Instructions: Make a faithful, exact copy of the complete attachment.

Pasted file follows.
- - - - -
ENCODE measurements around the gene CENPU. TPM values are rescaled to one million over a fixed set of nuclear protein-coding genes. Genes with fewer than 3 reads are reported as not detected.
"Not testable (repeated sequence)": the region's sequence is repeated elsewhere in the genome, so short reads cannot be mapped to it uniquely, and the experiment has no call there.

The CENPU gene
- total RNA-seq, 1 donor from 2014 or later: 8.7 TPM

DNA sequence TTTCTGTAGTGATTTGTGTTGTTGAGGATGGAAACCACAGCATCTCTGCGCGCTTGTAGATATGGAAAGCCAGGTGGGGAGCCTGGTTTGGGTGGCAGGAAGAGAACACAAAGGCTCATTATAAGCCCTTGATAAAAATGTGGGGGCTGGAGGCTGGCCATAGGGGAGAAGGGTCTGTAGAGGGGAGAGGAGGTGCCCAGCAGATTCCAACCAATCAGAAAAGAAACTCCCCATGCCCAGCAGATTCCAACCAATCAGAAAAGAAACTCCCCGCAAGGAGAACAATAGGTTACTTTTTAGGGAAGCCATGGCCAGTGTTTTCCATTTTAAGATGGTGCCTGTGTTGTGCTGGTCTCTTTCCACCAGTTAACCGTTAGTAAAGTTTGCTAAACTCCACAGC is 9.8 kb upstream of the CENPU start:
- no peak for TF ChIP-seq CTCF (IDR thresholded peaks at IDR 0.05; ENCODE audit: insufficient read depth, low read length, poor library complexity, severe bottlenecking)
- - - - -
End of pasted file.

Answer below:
ENCODE measurements around the gene CENPU. TPM values are rescaled to one million over a fixed set of nuclear protein-coding genes. Genes with fewer than 3 reads are reported as not detected.
"Not testable (repeated sequence)": the region's sequence is repeated elsewhere in the genome, so short reads cannot be mapped to it uniquely, and the experiment has no call there.

The CENPU gene
- total RNA-seq, 1 donor from 2014 or later: 8.7 TPM

DNA sequence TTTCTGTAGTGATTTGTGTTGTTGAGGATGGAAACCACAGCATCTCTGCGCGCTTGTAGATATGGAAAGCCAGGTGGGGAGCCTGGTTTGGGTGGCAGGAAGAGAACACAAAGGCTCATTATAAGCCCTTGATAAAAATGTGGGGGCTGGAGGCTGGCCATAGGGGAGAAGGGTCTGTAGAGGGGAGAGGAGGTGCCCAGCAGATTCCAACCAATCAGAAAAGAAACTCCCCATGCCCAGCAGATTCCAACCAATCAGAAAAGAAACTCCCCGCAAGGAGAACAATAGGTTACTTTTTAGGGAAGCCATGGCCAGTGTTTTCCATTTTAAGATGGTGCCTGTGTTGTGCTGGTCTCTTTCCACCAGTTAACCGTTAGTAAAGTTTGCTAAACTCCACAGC is 9.8 kb upstream of the CENPU start:
- no peak for TF ChIP-seq CTCF (IDR thresholded peaks at IDR 0.05; ENCODE audit: insufficient read depth, low read length, poor library complexity, severe bottlenecking)